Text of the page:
Germaine Greer

Greer at the [[University of Melbourne]] in 2013 Germaine Greer (; born 29 January 1939) is an Australian writer and public intellectual, regarded as one of the major voices of the second-wave feminism movement in the latter half of the 20th century.

Specializing in English and women's literature, she has held academic positions in England at the University of Warwick and Newnham College, Cambridge, and in the United States at the University of Tulsa. Based in the United Kingdom since 1964, she has divided her time since the 1990s between Queensland, Australia, and her home in Essex, England.

Greer's ideas have created controversy ever since her first book, ''The Female Eunuch'' (1970), made her a household name. An international bestseller and a watershed text in the feminist movement, it offered a systematic deconstruction of ideas such as womanhood and femininity, arguing that women were forced to assume submissive roles in society to fulfil male fantasies of what being a woman entailed.

Greer's subsequent work has focused on literature, feminism and the environment. She has written over 20 books, including ''Sex and Destiny'' (1984), ''The Change'' (1991), ''The Whole Woman'' (1999), and ''The Boy'' (2003). Her 2013 book, ''White Beech: The Rainforest Years'', describes her efforts to restore an area of rainforest in the Numinbah Valley in Australia. In addition to her academic work and activism, she has been a prolific columnist for ''The Sunday Times'', ''The Guardian'', ''The Daily Telegraph'', ''The Spectator'', ''The Independent'', and ''The Oldie'', among others.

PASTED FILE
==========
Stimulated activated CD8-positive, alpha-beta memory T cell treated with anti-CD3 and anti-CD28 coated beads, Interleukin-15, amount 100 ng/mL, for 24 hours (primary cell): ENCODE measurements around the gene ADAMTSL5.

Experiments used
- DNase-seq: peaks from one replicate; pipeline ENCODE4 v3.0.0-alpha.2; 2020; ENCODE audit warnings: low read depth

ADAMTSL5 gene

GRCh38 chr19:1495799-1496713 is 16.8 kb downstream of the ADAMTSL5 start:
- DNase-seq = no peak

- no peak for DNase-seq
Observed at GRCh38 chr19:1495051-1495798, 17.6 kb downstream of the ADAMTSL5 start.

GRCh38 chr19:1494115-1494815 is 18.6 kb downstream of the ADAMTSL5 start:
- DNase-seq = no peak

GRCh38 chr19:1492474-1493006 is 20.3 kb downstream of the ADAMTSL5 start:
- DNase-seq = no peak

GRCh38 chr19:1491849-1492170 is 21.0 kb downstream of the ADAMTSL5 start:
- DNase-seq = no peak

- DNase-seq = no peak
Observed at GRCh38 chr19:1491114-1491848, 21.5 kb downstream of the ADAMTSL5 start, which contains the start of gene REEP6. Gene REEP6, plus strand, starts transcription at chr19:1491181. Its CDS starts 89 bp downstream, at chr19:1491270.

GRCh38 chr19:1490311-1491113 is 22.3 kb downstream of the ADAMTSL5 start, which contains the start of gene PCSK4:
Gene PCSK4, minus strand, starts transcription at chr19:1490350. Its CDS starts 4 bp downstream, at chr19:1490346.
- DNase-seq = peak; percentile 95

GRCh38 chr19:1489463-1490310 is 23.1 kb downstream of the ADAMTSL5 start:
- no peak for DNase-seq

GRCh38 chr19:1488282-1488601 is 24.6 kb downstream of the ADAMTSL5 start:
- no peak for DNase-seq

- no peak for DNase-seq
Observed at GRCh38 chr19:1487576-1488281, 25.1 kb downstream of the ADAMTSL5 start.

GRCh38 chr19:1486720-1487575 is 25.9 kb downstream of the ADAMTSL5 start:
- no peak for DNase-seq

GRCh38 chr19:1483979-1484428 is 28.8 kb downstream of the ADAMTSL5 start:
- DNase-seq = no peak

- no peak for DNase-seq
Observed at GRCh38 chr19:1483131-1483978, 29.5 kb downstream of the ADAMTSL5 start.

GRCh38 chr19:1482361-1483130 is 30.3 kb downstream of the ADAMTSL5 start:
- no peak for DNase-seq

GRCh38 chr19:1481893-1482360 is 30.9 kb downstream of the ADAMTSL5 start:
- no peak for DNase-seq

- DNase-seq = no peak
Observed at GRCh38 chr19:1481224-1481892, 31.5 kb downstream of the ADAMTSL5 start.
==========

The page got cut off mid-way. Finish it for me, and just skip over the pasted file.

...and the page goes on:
Greer is a liberation (or radical) rather than equality feminist., All About Women festival, Sydney Opera House, 8 March 2015 (Greer and others discussing feminism; at 01:06:04)}} Her goal is not equality with men, which she sees as assimilation and "agreeing to live the lives of unfree men". "Women's liberation", she wrote in ''The Whole Woman'' (1999), "did not see the female's potential in terms of the male's actual." She argues instead that liberation is about asserting difference and "insisting on it as a condition of self-definition and self-determination". It is a struggle for the freedom of women to "define their own values, order their own priorities and decide their own fate".}} Provided by Wikipedia
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